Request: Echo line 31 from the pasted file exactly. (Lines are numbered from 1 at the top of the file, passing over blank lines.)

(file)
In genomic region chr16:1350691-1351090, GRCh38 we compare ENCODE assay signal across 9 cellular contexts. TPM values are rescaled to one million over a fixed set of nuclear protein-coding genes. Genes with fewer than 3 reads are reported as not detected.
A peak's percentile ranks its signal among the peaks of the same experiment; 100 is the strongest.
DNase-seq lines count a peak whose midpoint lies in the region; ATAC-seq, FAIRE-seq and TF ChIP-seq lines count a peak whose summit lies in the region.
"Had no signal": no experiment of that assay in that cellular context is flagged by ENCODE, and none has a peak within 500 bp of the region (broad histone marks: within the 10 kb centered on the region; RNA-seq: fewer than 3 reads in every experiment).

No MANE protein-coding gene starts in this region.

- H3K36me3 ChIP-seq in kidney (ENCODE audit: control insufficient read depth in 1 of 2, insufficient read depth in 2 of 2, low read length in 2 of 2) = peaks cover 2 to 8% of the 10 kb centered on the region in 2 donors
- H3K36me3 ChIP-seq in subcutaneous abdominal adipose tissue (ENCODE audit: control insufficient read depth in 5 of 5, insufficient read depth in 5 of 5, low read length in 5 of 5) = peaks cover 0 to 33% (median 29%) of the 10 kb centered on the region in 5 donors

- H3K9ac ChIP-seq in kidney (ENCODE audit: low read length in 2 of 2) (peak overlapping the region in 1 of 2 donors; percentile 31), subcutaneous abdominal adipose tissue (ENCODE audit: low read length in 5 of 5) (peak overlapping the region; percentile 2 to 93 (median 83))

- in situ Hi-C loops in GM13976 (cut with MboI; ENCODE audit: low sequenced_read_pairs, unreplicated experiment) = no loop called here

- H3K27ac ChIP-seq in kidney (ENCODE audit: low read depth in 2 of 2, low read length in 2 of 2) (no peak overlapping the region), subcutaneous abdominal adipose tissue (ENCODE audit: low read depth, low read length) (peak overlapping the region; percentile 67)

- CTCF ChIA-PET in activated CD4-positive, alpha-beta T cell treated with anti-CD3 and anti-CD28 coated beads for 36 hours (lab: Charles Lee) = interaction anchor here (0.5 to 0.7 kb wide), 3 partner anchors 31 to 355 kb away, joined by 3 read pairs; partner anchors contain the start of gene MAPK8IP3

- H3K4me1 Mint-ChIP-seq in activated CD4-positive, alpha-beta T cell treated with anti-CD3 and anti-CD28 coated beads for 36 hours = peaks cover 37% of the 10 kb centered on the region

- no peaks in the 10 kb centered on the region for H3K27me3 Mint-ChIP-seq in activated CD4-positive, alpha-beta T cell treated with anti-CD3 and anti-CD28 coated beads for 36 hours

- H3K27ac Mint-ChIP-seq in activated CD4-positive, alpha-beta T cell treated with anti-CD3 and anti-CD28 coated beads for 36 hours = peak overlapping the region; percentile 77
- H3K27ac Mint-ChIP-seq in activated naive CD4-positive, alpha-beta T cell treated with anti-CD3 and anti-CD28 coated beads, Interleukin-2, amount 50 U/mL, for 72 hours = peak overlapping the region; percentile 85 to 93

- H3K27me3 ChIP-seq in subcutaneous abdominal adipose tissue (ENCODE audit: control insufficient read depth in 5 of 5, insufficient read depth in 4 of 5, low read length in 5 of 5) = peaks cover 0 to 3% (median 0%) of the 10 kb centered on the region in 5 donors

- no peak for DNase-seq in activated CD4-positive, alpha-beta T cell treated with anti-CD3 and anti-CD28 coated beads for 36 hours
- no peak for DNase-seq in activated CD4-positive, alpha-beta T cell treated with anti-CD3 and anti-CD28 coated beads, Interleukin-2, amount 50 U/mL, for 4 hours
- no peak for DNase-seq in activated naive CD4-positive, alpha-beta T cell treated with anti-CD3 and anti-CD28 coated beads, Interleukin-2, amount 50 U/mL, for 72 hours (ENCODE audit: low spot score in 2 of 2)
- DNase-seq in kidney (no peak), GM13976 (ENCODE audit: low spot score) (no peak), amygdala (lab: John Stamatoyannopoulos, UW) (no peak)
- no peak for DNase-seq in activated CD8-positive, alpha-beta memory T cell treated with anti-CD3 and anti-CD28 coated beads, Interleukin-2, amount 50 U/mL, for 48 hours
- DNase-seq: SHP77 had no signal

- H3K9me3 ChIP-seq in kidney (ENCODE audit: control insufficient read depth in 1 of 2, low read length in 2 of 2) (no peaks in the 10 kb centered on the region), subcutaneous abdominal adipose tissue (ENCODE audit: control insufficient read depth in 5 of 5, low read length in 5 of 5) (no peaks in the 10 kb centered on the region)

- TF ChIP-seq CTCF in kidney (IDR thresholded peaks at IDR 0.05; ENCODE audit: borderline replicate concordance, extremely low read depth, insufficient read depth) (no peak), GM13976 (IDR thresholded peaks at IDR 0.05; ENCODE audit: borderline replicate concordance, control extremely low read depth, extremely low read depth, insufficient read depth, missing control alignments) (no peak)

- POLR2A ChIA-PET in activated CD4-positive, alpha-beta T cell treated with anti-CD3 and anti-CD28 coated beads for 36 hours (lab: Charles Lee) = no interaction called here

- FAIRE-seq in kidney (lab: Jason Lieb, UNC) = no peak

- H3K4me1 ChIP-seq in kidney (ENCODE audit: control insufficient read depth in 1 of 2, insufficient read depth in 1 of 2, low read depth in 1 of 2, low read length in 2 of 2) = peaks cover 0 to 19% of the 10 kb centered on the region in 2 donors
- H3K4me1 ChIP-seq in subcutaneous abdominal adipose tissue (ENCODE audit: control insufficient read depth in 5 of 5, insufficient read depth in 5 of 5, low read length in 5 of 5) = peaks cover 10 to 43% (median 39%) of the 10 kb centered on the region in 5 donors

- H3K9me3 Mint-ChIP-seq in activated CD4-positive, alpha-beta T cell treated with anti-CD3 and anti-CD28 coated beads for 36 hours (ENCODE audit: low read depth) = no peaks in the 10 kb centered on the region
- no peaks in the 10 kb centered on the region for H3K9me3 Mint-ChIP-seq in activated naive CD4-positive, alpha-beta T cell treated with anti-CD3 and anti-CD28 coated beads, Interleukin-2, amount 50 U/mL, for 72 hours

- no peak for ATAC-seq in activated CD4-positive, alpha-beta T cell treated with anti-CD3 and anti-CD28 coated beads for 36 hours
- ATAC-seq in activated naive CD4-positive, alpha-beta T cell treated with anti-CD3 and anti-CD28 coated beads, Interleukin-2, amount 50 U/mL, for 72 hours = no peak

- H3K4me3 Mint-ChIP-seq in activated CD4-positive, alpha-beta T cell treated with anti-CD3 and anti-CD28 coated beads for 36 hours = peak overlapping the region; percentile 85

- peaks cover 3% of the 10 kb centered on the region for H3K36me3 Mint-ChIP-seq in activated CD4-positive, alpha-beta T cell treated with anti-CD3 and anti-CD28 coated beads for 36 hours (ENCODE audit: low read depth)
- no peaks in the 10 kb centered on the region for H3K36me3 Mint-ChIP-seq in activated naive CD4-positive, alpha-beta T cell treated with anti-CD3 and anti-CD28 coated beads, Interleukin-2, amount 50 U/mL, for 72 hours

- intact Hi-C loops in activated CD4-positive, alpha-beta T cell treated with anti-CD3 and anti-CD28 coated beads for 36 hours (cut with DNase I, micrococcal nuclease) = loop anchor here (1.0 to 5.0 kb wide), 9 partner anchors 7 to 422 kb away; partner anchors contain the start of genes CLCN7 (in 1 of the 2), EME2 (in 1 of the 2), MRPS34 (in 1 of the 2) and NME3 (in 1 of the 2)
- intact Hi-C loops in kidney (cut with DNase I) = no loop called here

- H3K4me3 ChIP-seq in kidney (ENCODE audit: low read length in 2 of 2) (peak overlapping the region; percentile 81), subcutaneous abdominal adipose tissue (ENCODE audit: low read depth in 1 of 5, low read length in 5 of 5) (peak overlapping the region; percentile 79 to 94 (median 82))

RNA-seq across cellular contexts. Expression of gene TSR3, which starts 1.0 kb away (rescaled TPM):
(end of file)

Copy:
- no peak for ATAC-seq in activated CD4-positive, alpha-beta T cell treated with anti-CD3 and anti-CD28 coated beads for 36 hours